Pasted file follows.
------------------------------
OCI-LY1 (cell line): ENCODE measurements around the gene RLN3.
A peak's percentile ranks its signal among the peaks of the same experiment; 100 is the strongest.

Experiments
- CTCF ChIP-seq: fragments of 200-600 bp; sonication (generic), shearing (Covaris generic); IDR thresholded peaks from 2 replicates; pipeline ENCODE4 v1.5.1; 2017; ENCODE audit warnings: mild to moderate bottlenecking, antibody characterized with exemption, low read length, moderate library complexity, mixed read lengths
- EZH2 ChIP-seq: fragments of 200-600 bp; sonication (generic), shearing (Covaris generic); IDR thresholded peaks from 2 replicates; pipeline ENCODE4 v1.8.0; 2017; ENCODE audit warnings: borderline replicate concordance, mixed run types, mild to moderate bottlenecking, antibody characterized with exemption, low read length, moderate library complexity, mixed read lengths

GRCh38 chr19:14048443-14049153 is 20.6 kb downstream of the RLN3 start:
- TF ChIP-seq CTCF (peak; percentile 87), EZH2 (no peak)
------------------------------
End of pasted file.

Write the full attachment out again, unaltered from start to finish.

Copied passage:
OCI-LY1 (cell line): ENCODE measurements around the gene RLN3.
A peak's percentile ranks its signal among the peaks of the same experiment; 100 is the strongest.

Experiments
- CTCF ChIP-seq: fragments of 200-600 bp; sonication (generic), shearing (Covaris generic); IDR thresholded peaks from 2 replicates; pipeline ENCODE4 v1.5.1; 2017; ENCODE audit warnings: mild to moderate bottlenecking, antibody characterized with exemption, low read length, moderate library complexity, mixed read lengths
- EZH2 ChIP-seq: fragments of 200-600 bp; sonication (generic), shearing (Covaris generic); IDR thresholded peaks from 2 replicates; pipeline ENCODE4 v1.8.0; 2017; ENCODE audit warnings: borderline replicate concordance, mixed run types, mild to moderate bottlenecking, antibody characterized with exemption, low read length, moderate library complexity, mixed read lengths

GRCh38 chr19:14048443-14049153 is 20.6 kb downstream of the RLN3 start:
- TF ChIP-seq CTCF (peak; percentile 87), EZH2 (no peak)